Ladies day celebrated with headgear of all shapes and sizes at Royal Ascot

Miss Diana Horn from Austin, Texas during day three of Royal Ascot at Ascot Racecourse
Miss Diana Horn from Austin, Texas during day three of Royal Ascot at Ascot Racecourse

The weird, wonderful and wild were on show at Royal Ascot as female racegoers put on a riotous hat display to mark Ladies’ Day.

From headgear in the shape of a picnic hamper, complete with champagne and strawberries, to an aviary full of parakeets, owls and even a frog - punters pulled out all the stops for the racing day that doubles as a fashion show.

Sharon Teague from Derbyshire poses during day three of Royal Ascot at Ascot Racecourse. PRESS ASSOCIATION Photo. Picture date: Thursday June 22, 2017. See PA story RACING Ascot. Photo credit should read: John Walton/PA Wire. RESTRICTIONS: Use subject to restrictions. Editorial use only, no commercial or promotional use. No private sales.

Sharon Teague from Derbyshire poses during day three of Royal Ascot at Ascot Racecourse. PRESS ASSOCIATION Photo. Picture date: Thursday June 22, 2017. See PA story RACING Ascot. Photo credit should read: John Walton/PA Wire. RESTRICTIONS: Use subject to restrictions. Editorial use only, no commercial or promotional use. No private sales.

The Queen, who is a life-long horse breeder and owner, will arrive later at the famous racing meet and has a runner - Maths Prize - in the Britannia Stakes, which could give the monarch her 24th Royal Ascot winner.

The Duke of Edinburgh, who left a private hospital earlier after spending two nights being treated for an undisclosed infection, is likely to be convalescing at Windsor Castle.

British fashion designer Amanda Wakeley, who wore a black and white trouser suit from her collection and a Jane Taylor hat, summed up the mood of the event.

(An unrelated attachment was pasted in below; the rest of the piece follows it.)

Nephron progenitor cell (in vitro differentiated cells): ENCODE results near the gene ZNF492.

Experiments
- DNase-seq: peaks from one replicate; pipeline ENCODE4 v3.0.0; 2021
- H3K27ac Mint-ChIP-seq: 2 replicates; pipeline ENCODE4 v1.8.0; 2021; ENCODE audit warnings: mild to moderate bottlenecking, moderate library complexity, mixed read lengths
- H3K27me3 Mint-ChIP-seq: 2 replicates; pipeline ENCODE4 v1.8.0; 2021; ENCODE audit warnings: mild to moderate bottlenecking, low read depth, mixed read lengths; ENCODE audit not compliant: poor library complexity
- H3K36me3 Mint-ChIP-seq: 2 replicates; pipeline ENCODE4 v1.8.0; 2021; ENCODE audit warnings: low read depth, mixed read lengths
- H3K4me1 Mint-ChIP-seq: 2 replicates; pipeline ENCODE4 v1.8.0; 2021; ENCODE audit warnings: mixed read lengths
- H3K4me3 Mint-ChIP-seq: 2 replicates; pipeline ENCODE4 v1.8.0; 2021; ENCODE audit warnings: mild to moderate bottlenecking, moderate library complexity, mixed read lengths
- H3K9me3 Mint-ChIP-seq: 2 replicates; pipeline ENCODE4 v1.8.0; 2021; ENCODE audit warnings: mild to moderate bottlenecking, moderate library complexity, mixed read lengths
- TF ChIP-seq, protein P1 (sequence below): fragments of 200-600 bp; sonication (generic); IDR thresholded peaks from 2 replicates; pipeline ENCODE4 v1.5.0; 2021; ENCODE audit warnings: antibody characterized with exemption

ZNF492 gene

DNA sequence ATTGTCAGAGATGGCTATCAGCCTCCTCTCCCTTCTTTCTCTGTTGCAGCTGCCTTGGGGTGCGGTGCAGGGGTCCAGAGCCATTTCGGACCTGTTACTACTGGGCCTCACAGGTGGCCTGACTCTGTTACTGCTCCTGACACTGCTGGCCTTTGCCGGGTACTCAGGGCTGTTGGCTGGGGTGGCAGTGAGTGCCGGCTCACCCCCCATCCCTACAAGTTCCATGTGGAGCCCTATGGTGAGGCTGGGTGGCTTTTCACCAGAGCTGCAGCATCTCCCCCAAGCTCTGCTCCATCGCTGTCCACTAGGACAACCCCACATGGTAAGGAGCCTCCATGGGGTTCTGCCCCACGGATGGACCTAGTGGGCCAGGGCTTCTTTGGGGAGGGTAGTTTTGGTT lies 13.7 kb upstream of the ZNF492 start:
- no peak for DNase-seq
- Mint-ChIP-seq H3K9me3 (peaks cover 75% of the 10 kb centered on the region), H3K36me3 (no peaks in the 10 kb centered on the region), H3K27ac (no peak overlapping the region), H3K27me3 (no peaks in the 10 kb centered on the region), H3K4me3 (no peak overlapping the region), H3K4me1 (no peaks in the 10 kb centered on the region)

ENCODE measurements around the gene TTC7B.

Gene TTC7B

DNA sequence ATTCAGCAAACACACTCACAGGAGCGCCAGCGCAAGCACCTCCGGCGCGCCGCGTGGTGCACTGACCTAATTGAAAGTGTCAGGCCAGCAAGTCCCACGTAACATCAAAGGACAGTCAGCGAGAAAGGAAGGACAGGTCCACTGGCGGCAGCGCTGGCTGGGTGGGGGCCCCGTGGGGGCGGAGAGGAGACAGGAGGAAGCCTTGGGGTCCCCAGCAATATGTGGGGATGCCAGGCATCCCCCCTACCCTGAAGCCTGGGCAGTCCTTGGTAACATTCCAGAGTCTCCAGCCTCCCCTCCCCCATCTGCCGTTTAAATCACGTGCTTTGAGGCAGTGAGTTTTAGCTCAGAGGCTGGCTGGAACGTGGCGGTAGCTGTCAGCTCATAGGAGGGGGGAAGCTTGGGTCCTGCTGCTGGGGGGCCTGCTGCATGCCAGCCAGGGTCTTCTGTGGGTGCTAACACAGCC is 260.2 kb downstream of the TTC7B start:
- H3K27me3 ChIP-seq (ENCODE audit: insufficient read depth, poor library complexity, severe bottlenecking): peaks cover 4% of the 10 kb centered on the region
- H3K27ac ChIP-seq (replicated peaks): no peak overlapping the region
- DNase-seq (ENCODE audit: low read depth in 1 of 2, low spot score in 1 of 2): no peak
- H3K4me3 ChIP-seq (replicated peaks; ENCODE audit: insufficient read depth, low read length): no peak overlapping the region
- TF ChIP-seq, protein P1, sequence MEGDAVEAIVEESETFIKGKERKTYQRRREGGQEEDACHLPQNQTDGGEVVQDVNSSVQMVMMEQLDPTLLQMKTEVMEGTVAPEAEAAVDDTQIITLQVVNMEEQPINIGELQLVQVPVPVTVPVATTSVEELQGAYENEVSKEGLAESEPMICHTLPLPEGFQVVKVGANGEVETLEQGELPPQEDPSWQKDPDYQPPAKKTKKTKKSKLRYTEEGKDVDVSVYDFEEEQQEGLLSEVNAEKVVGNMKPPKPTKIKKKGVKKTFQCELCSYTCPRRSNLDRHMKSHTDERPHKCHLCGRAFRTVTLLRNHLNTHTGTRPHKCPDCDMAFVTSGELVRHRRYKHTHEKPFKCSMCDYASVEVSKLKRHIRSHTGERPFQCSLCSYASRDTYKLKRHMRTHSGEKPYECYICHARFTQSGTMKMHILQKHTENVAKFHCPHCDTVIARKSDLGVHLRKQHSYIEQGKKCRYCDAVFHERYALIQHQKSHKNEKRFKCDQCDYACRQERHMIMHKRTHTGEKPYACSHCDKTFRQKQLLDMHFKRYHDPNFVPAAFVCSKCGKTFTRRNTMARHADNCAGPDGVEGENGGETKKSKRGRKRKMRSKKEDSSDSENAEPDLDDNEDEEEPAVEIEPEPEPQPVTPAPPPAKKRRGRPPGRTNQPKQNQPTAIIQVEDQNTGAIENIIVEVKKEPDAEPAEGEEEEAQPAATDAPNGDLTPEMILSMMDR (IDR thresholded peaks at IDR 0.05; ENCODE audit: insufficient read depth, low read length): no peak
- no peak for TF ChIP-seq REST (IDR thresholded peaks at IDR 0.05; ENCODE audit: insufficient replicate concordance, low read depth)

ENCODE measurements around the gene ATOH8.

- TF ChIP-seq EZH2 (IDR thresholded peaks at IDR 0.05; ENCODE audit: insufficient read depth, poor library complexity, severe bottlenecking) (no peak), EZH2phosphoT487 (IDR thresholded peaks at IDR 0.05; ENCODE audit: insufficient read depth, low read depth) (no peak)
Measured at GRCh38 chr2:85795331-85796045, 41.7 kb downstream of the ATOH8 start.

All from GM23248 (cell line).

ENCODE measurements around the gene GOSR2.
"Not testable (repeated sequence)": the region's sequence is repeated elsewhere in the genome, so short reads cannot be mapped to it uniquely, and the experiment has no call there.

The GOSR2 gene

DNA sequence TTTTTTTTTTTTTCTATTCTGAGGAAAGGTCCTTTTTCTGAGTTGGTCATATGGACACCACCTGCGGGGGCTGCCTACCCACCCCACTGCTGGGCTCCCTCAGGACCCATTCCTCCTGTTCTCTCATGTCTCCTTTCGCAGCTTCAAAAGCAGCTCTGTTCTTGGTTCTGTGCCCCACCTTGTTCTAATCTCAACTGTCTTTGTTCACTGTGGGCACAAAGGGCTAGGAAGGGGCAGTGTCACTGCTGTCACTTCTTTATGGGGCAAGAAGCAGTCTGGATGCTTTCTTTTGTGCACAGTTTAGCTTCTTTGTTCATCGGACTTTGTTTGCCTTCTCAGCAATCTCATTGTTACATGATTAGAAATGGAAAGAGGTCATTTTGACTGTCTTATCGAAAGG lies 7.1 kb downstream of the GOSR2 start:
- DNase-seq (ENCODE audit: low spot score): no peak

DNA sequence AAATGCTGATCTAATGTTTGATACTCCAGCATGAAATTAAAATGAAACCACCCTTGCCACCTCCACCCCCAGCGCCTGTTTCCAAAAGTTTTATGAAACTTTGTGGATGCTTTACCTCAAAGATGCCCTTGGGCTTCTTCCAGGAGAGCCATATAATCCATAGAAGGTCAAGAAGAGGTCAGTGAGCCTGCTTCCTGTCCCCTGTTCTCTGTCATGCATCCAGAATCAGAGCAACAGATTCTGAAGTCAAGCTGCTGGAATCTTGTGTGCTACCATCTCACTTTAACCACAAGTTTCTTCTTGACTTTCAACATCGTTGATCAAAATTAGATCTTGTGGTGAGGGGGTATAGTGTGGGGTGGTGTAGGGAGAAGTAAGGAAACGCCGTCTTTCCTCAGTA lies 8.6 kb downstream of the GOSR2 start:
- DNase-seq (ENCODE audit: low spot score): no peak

She said: “I love Ladies’ Day because everyone makes an even bigger effort. Everyone has their own take on femininity and I’m a big fan of staying true to yourself.”

Argentinian-born Paula Gibson, 59, had travelled to Ascot with British husband Jonathan Gibson from their home in Amsterdam and needed two hands to steady her large hat - a collection of exotic birds, owls, nests of eggs, butterflies, fruit and a frog.

She said: “I’ve been collecting the birds throughout the year from shops then sat down last weekend and put the hat together.

“The festivities here are so British, I love it. I’ve been coming on and off for the last 10 years and still enjoy it.”

Racegoers are encouraged to make a special effort with their outfits for Ladies’ Day, the mid-point in the five-day racing meet, which is as much a social occasion as a major sporting event for top owners, trainers and jockeys.

Marie Hudson, 76, was with a group of friends all from St Helens, and was sporting a hamper on her head filled with champagne flutes, a bottle of bubbly, sweet treats and fruit.

She said: “I just love Ascot, we come every year and just love the atmosphere. My hat was made by one of my friends Karen, it’s just something different.”

Punters were left counting their winnings after the Queen arrived wearing a pink hat, a colour backed by many of the racegoers.

William Hill spokesman Rupert Adams said his firm had made the hue their favourite.

He added: “Punters will be tickled pink after getting the colour right for the first time this Royal Ascot.”

Coral’s John Hill said: “Over 80% of the bets we took on what colour hat the Queen would wear on Ladies’ Day were for pink so many punters have got their day off to a flying start before the racing has even begun.”